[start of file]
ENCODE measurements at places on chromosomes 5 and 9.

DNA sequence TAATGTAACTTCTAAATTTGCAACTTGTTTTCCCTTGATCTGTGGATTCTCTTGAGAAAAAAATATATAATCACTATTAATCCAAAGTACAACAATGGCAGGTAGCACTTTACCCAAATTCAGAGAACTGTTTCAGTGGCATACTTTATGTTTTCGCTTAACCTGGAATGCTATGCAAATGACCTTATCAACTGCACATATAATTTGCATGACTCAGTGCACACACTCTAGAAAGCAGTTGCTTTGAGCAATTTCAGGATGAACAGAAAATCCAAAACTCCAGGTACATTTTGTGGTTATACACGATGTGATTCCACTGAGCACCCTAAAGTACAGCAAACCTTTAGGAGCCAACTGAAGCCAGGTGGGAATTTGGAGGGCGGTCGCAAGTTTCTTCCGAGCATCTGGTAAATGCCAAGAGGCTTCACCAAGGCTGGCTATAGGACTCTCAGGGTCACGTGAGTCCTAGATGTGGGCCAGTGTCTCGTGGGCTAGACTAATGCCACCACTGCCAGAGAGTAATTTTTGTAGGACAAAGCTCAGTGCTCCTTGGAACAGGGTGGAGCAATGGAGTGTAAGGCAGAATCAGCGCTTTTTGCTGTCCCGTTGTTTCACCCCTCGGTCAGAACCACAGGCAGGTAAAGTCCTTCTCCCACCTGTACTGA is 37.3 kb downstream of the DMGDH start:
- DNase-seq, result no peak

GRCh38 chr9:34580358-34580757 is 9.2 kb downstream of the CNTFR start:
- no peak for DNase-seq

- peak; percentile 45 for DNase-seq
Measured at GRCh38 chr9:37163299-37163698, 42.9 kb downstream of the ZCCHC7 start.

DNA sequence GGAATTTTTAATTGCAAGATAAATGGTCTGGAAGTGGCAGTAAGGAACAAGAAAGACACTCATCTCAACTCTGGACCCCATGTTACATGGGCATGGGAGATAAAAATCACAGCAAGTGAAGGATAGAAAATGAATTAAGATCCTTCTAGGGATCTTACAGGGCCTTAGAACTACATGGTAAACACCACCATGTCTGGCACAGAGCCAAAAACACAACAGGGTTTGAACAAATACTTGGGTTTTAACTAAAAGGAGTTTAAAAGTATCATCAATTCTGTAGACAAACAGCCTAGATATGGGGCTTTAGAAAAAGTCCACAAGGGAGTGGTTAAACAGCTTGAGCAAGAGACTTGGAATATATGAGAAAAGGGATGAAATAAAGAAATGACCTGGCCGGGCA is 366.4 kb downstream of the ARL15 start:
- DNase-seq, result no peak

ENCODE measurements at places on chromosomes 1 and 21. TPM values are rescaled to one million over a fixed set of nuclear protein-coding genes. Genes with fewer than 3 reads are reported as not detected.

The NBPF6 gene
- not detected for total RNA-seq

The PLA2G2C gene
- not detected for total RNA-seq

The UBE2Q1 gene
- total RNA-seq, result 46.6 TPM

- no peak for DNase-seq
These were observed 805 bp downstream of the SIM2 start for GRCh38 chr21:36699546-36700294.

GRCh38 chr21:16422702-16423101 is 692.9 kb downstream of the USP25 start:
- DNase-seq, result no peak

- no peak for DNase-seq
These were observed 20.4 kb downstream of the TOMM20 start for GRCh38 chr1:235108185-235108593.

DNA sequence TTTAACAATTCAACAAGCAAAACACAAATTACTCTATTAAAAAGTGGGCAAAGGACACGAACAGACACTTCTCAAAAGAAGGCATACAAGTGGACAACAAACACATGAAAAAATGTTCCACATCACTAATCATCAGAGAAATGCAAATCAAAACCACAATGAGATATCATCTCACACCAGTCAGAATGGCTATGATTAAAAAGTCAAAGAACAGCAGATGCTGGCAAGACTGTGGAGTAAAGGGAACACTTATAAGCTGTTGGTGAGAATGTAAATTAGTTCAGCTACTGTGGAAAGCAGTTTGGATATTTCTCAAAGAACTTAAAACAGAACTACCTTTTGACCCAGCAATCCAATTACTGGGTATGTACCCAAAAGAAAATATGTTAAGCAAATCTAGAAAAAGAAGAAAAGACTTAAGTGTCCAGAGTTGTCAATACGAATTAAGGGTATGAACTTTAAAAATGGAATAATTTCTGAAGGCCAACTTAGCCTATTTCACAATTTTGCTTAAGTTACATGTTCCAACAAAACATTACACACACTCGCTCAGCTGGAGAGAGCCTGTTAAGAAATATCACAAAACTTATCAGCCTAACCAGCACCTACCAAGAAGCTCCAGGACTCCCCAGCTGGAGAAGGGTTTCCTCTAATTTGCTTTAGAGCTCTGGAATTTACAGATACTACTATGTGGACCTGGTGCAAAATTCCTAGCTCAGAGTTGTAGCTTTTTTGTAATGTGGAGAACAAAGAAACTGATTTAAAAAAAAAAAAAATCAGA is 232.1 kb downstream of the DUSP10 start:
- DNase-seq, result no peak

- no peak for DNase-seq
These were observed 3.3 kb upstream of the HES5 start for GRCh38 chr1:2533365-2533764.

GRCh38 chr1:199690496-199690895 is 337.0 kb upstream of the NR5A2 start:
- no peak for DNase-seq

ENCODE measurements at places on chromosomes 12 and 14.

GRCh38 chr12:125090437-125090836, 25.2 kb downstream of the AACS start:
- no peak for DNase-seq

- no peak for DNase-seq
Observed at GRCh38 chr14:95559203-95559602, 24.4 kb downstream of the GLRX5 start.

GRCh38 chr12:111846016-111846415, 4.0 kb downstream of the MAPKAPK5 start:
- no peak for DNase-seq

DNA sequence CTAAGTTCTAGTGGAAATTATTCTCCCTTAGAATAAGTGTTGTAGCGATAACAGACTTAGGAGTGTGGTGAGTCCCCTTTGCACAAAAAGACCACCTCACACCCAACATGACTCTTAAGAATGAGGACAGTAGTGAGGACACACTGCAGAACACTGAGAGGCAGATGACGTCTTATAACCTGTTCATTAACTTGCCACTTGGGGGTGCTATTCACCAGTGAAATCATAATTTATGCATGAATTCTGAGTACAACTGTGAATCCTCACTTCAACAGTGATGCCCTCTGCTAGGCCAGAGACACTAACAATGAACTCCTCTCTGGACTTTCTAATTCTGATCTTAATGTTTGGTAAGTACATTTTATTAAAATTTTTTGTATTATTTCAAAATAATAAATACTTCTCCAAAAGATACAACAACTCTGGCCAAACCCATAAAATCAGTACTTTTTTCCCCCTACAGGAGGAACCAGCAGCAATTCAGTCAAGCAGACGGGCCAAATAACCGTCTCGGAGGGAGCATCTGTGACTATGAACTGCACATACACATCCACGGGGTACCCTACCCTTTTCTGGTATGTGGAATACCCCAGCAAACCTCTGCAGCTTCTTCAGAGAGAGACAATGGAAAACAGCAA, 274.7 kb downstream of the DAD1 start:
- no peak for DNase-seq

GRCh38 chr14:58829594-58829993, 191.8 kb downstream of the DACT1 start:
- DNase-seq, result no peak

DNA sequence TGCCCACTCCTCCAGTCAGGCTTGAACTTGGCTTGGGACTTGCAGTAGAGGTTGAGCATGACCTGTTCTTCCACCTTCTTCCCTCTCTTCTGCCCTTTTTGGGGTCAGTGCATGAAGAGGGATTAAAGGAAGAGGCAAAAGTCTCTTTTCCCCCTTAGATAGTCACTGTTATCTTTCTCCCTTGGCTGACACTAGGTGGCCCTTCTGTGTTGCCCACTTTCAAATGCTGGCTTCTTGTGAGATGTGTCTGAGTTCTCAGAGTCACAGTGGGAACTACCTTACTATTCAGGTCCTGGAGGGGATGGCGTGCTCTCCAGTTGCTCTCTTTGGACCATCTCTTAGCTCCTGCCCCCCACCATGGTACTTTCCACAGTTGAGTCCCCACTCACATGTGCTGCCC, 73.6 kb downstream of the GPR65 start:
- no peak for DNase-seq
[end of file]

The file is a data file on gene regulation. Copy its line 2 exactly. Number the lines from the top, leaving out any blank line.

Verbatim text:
DNA sequence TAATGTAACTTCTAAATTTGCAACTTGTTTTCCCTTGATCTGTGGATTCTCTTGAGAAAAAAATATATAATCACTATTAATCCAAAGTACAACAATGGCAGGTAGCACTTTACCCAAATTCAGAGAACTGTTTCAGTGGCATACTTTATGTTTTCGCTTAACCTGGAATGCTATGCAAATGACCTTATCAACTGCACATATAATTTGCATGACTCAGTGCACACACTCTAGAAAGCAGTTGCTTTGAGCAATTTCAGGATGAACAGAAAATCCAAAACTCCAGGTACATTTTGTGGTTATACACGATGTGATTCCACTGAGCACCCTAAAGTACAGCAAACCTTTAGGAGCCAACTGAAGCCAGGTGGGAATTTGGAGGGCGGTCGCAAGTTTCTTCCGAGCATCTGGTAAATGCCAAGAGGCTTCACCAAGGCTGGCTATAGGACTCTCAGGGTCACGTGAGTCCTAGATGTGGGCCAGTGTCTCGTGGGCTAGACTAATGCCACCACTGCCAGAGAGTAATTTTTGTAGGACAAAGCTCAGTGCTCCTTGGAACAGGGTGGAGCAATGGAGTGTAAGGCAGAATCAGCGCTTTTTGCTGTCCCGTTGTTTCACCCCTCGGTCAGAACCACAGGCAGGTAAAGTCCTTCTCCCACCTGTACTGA is 37.3 kb downstream of the DMGDH start: